Throughout the election season, Trump supporters declared that as a successful businessman he would run the country like a business in order to bring back jobs and fix all the things that were wrong with America. The sad fact is Trump isn’t the archetypal small-town businessman who looks after his workers. Instead, he is the archetypal ruthless corporate business owner with a no-holds-barred attitude who is willing to do anything in order to close the deal. What does that mean? That means shady business arrangements and backroom deals. It also explains his bully mentality, his narcissism and explosive temper, his racist and misogynistic tendencies and his irrational rants on Twitter.
Speaking of narcissistic businessmen with a short fuse, Uber CEO Travis Kalanick this week was forced to apologize and admit that he had to “grow up” after a video surfaced showing him swearing and screaming at an Uber driver who complained of his loss of wages due to the company lowering its fares. The exchange between the CEO and one of his employees (or, I’m sorry, an independent contractor with barely any benefits1) provided a vivid example of the growing rift between workers and executives, mostly seen with the growing discrepancy between what executives make and what workers get paid.2
Uber, the pioneer of the new kind of economy called the sharing economy, is valued at over $60 billion3. With a recent string of bad publicity news4 this video should serve as a wake-up call to Kalanick and everybody else who is invested in this company that the unfair treatment of its employees is not going to go unnoticed.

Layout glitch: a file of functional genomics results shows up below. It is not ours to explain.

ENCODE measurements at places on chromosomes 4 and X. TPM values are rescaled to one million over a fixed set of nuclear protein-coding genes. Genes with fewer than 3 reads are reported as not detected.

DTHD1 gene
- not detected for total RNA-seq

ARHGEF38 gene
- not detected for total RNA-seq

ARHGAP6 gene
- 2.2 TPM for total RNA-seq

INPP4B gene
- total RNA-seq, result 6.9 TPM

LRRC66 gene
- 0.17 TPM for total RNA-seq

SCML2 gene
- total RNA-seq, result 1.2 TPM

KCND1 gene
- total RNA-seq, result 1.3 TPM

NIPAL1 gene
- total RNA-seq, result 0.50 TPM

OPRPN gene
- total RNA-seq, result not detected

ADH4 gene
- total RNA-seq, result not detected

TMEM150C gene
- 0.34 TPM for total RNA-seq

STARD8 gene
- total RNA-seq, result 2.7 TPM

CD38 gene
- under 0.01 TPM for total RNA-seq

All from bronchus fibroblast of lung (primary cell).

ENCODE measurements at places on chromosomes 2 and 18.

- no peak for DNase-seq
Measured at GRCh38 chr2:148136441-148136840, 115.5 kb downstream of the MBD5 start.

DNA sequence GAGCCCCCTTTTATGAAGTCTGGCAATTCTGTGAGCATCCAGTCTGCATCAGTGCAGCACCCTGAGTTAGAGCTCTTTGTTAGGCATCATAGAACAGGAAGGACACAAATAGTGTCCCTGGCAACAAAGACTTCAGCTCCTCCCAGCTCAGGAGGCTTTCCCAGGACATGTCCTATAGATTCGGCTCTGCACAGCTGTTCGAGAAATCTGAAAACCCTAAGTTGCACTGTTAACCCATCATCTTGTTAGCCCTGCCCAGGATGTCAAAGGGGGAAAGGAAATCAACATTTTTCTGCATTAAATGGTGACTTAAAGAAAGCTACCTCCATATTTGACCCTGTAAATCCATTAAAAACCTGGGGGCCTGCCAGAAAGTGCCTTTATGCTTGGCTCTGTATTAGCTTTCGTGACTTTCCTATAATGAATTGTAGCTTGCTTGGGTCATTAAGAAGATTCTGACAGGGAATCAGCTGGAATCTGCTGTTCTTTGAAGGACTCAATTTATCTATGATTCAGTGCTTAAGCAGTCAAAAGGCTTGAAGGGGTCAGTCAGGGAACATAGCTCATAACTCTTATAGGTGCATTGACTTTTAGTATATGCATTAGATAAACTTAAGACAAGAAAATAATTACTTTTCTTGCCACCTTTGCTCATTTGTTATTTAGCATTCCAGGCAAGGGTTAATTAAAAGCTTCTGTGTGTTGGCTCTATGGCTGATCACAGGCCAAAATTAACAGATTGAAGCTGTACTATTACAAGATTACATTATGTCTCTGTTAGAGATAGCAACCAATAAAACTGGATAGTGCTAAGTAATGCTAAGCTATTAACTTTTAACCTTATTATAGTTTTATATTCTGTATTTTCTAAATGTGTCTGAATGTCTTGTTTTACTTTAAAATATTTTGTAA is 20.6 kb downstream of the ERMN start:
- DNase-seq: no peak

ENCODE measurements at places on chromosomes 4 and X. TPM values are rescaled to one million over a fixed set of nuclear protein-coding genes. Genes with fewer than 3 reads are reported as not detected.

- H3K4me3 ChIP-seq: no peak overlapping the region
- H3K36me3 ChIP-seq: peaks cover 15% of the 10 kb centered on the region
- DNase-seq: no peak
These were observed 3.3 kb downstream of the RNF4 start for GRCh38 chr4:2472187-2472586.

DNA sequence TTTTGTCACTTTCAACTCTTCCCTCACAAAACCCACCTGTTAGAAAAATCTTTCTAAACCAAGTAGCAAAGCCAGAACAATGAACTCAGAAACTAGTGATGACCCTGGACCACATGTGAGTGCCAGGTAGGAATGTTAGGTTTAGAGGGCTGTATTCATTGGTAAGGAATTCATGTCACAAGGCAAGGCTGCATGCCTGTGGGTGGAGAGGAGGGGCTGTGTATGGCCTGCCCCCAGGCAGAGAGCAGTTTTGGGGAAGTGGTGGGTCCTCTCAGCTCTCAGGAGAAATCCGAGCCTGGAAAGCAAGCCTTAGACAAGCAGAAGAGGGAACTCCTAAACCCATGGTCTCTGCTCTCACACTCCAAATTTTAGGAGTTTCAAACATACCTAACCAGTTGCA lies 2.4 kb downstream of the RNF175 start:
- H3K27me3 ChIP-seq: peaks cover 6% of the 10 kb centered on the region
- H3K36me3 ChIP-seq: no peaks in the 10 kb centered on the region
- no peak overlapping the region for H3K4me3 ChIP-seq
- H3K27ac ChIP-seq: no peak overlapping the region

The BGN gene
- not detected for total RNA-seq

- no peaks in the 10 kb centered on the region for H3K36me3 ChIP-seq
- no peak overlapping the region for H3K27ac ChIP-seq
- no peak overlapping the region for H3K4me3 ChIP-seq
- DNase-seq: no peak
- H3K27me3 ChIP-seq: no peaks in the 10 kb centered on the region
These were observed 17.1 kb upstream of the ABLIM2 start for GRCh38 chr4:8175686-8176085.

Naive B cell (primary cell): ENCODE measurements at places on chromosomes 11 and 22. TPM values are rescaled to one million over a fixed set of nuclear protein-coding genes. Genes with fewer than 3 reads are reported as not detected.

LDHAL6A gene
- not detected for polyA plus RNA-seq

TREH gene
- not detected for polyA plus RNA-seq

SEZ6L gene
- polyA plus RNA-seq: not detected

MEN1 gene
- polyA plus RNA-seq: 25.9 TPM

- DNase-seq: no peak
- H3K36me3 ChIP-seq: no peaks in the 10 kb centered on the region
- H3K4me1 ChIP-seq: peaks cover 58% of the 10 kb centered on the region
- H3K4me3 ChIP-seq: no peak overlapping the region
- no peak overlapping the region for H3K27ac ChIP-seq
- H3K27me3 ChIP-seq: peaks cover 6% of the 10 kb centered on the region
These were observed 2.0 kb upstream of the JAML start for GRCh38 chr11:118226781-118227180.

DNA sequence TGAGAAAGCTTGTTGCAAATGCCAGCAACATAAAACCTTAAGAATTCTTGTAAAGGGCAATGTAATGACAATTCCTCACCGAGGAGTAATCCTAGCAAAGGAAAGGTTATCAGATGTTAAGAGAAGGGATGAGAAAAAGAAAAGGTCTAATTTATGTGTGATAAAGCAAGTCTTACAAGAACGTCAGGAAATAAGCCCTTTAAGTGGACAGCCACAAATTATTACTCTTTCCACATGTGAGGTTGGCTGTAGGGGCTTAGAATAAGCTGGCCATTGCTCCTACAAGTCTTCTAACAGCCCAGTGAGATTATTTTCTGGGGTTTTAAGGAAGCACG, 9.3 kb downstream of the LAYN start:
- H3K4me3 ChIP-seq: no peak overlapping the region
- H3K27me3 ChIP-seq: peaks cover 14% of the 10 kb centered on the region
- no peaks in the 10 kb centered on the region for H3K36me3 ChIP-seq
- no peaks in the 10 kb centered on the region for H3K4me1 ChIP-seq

The incident should also serve as a wake-up call to people who think successful heads of corporations make good presidents. A president shouldn’t show such disdain for his people like this CEO did for his worker.
Trump has filed for bankruptcy six times5 and has laid people off like any shrewd businessman would do. Should that business approach be the right way to run America?
We are well into the 21st Century but it seems that a significant number of our citizens have had enough of egalitarianism and tolerance. A vote for Trump was a protest vote, and although a lot of people don’t like Trump as a person, they still support him because of what he represents: An outsider willing to take risks and shake things up in Washington. They are tired of seeing foreign-looking and foreign-sounding people in their field of view of their daily lives. They want a wall to separate us from Mexico. These people like him because he is doing what he said he was going to do, but he is filling his Cabinet with corporate executives which will lead, if it hasn’t already, to conflicts of interest6. He and many others in his Cabinet have vested interests overseas which put our national security at risk. All of these things don’t matter, however, to the die-hard conservatives.